Craddle of Wine


Rkatsiteli means “ red stem” in Georgian (Pronounced "rkah-tsee-tely"; Georgian რქაწითელი)
While historical documentation suggests that it
has been cultivated in Kakheti (East Georgia) since the first century
AD, it is thought to be linked to populations who
lived along the Alazani river. This grape, whose skin
is rich in tannins, is the variety that’s most often
used when producing wine in kvevri (amphora). It is characterized with abundant harvest (average weight of a bunch is about 160-250 gr.). Average harvest is 9-10 tons per hectare. Sugar content of the ripe grape reaches 240 gr/dm3, with the acidity of 7-8 gr/dm3.

Rkatsiteli white grape

Organoleptic characteristics of Rkatsiteli European style dry white wine:
Color: its vivid and luminous with a tendency toward bright gold.
Aroma: its intense, round flavor has a noteworthy
compactness that expresses hints of sweetness which
range from floral flavors to the taste of dried fruit.
Taste: tasty and wide-ranging, it is characterized by
the deeply elegant touch of citrus, lemon, and bitter almond, expressing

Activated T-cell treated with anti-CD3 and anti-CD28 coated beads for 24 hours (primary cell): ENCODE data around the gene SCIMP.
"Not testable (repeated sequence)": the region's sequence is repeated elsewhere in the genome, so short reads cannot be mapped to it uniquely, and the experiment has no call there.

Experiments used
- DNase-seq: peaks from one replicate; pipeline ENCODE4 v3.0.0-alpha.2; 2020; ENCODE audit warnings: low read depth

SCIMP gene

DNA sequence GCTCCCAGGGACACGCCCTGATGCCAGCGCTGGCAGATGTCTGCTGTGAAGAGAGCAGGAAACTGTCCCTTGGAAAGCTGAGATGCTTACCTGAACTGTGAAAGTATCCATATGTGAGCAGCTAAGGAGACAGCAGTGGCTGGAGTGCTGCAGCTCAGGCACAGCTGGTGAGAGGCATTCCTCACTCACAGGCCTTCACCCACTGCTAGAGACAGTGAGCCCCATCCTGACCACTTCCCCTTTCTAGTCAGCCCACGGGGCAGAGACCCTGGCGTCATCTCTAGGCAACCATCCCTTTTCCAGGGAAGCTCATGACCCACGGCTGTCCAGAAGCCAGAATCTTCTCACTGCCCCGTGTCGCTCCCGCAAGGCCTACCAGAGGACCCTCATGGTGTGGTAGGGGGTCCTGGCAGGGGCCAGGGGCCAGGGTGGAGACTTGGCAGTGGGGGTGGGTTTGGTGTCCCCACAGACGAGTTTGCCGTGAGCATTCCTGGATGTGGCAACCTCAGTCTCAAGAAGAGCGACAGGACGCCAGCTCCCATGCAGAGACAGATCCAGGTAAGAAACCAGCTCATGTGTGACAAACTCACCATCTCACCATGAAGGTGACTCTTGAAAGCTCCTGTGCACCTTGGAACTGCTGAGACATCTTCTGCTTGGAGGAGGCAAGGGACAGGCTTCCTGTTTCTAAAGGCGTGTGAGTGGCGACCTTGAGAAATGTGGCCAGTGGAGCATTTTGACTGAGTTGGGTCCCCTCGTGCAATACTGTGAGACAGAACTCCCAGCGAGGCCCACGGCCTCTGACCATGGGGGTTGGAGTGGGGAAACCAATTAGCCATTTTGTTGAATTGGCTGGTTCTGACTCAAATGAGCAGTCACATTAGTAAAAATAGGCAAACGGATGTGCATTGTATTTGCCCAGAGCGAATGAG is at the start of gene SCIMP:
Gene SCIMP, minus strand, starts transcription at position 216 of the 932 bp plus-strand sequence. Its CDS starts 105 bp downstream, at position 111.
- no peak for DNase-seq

a slightly mineral, almost saline flavor.
Though its acidity is perceivable, it is by no means
over-powering. This tasty wine effectively mirrors
its territory, giving wine-lovers a feel for the
atmosphere in which it was created.
Food suggestions: This wine accompanies delicate
dishes such as vegetable-based first courses.
Try it with white meats or with squid and flying
squid on a skewer.
Serving temperature: 10-12°C
Alcohol content % vol: 12-13

Organoleptic characteristics of Rkatsiteli Georgian style orange or amber dry wine:

"To say these wines aren't to every taste is an understatement. Begin with the look - hues that charitably draw comparisons to fall foliage and less charitably to week-old apple juice. Flavors are less fresh fruit than dried, verging from orange to reddish - nectarines, apricots, quince - plus deep honey and nutty accents.

If most whites have either high-acid freshness or rich flavors from sitting in barrels and on their lees (spent yeast cells), orange wines have something different: tannin. They grip the tongue not unlike a red wine, and so some tasters find the taste bitter or austere. For that matter, they typically need to be decanted and served around room temperature, like red wines.

But for the occasional convert, they reveal their potential. You wind up with a strange hybrid; the flavors of white grapes, the texture of red. The weirdness is the key to their versatility.

For winemakers, they have become a symbol of returning to more natural methods - really a shot against the modern industry's pristine and science-based approach".